Ben Mendelsohn shows up here as J’s crazy, and I do repeat, crazy uncle, Pope, and gives one of those performances where every time he is up on-screen, you can’t take your eyes off of him no matter what. This guy is a nut-ball type of a character that seems so unpredictable and so damn wild, that it would almost be a crime drama fantasy to have him in here, but the character plays out in a realistic way and almost comes off as if he was grounded by Mendelsohn’ performance. I don’t want to say that I got scared every time this guy came up on screen, but I can tell you for sure that I wasn’t looking forward to it, either. In a good way. Also, sporting one of the sickest ‘staches in all of film-history as Officer Leckie, Guy Pearce gives a very comforting performance where you know that every time this guy comes in front of the camera, that something interesting is about to be said or done, courtesy of Mr. Pearce.

The one Oscar nomination this film actually got was for Jackie Weaver as the the very touchy-feely, mommy-figure, Grandma Smurf. At first, Weaver’s character seems to take the back-burn to this story for all of these other characters to get more and more developed, while she just stayed in the back and made-out with all of her sons. However, when the tone and pace of the film starts to change, so does her character, and layer-by-layer, we start to find out who she really is. Weaver just looks downright evil with those pointy, Cartoon Network-like eye-brows and she ups the ante with the evilness whenever she talks, because it always seems like she’s going to lead to a threat from her. It’s hard to say, but she may be more scary than her kids in the movie. Which yes, is totally saying something!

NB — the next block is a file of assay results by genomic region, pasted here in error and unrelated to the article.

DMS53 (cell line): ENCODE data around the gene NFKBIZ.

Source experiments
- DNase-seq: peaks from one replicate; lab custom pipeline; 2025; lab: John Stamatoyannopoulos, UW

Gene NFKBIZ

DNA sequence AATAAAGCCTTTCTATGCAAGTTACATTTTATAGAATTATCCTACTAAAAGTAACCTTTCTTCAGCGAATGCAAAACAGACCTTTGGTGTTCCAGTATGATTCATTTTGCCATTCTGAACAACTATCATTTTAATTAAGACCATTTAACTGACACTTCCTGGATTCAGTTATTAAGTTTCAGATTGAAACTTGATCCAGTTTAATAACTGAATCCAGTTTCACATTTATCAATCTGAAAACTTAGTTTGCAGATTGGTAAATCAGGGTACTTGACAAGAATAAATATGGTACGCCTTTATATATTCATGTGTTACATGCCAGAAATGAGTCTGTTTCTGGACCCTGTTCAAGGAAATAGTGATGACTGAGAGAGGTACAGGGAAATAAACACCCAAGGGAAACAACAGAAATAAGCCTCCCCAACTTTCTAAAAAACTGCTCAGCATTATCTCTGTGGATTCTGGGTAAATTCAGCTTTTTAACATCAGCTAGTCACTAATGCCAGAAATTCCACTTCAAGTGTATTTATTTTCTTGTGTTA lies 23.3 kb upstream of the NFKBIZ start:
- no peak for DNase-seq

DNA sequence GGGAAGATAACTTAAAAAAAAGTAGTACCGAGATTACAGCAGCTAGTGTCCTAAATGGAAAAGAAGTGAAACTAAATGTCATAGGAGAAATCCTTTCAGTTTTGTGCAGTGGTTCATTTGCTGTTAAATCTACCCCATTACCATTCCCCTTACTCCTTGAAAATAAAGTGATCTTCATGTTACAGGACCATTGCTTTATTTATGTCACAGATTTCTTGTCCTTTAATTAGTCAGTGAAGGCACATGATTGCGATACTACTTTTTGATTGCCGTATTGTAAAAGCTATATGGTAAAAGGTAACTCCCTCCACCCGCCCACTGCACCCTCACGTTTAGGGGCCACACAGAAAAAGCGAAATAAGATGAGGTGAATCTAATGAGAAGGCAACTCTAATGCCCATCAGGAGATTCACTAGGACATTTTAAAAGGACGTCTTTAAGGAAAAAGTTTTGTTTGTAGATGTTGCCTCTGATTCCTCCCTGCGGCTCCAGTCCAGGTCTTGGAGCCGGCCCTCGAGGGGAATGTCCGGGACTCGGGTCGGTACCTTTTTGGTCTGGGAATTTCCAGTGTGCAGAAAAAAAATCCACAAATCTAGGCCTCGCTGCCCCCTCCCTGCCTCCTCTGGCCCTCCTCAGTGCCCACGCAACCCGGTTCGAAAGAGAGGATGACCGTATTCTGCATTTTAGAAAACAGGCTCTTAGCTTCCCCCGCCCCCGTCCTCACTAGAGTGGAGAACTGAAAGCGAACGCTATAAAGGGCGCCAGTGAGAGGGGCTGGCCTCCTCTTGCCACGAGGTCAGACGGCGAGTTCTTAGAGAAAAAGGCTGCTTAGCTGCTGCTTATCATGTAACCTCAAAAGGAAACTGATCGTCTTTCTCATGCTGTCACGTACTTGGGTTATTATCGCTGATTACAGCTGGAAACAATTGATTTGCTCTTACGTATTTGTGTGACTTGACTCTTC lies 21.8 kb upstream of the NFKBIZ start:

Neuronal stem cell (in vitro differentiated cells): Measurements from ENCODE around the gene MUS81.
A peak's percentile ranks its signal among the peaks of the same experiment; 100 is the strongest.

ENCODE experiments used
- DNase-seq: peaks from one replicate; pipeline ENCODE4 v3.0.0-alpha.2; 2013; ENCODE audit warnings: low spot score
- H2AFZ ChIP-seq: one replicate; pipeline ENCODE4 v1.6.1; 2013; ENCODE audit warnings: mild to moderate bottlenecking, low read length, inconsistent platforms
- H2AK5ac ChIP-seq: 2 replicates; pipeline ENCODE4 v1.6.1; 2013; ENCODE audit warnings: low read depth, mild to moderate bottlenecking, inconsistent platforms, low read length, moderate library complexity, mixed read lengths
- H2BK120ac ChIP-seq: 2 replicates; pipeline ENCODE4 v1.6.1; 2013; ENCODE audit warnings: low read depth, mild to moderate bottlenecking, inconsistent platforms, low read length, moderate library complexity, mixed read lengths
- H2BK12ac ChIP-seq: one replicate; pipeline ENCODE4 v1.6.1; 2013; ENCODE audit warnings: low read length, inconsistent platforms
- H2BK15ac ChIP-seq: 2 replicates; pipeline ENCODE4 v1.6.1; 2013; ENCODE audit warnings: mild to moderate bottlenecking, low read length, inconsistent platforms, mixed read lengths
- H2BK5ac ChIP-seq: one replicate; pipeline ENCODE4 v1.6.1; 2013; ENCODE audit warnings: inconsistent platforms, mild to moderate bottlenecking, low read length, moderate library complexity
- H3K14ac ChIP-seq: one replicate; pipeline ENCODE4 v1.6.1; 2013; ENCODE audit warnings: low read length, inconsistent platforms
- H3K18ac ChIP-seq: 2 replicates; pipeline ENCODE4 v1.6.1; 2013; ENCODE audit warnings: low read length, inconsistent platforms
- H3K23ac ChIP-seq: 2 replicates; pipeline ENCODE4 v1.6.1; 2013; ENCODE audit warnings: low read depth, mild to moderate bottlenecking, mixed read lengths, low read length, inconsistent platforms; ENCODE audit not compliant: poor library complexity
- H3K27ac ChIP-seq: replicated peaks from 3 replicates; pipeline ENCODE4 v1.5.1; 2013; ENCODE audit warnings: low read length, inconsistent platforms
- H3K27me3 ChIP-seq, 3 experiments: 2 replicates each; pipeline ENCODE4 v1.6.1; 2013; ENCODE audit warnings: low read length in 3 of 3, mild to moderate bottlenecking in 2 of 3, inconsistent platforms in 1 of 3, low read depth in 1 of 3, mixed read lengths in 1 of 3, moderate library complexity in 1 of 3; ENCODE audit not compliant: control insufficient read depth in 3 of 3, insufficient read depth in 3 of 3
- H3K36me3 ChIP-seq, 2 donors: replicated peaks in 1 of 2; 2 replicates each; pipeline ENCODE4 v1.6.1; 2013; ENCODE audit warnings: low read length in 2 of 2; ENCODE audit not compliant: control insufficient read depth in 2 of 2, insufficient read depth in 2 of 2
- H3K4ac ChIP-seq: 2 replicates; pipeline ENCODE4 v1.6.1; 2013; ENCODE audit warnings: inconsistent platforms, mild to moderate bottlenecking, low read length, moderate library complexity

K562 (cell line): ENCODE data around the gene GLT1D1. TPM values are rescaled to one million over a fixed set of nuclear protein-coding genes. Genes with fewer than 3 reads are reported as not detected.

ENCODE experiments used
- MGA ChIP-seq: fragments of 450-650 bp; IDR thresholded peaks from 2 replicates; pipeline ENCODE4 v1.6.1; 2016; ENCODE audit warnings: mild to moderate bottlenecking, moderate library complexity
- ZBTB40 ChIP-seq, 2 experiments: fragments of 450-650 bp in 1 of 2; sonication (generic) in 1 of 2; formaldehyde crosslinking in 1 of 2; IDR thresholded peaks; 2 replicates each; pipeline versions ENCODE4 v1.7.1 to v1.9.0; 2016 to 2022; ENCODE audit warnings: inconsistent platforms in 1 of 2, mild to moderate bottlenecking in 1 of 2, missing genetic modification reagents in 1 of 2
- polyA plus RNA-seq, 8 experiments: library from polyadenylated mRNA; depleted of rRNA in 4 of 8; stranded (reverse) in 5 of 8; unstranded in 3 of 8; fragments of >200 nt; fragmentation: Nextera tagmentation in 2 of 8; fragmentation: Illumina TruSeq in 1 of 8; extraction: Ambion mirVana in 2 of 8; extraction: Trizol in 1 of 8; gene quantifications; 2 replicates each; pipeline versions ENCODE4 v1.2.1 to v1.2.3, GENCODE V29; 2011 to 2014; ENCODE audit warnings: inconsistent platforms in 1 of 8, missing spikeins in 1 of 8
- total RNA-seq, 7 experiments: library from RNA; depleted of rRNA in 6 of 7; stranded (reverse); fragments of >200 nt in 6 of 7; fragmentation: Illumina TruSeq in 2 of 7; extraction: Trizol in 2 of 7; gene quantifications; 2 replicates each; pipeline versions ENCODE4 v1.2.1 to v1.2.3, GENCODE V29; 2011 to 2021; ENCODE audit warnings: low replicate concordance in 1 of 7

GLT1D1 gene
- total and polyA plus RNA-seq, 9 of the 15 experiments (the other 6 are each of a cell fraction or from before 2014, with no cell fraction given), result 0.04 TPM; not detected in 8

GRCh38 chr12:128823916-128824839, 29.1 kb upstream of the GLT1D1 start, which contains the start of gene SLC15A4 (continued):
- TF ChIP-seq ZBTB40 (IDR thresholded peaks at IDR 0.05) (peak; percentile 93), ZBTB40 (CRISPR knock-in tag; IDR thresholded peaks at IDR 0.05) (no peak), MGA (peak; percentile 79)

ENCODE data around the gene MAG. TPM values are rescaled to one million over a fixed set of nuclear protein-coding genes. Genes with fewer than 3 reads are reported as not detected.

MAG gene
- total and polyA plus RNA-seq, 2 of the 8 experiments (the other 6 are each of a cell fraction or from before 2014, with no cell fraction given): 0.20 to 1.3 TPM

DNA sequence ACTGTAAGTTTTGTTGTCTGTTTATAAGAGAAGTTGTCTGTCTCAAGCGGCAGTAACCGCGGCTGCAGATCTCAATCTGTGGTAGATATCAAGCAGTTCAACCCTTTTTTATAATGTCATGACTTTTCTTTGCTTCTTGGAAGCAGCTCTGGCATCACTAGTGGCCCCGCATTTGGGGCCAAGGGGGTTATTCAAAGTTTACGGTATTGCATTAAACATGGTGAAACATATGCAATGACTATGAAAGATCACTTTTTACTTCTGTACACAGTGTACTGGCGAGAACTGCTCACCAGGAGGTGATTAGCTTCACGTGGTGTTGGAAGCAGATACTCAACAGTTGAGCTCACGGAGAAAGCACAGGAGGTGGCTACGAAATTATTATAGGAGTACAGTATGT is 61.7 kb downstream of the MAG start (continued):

Consensus: With just enough detail to focus in on its characters, tone, plot, and performances, Animal Kingdom offers us a tense and unpredictable crime story that may have the same things to say as any other movie of the same kind, but still will keep you wondering what’s going to happen next to all of these characters.

8.5 / 10 = Matinee!!

"Woah, mom. Love you too."

“Woah, mom. Love you too.”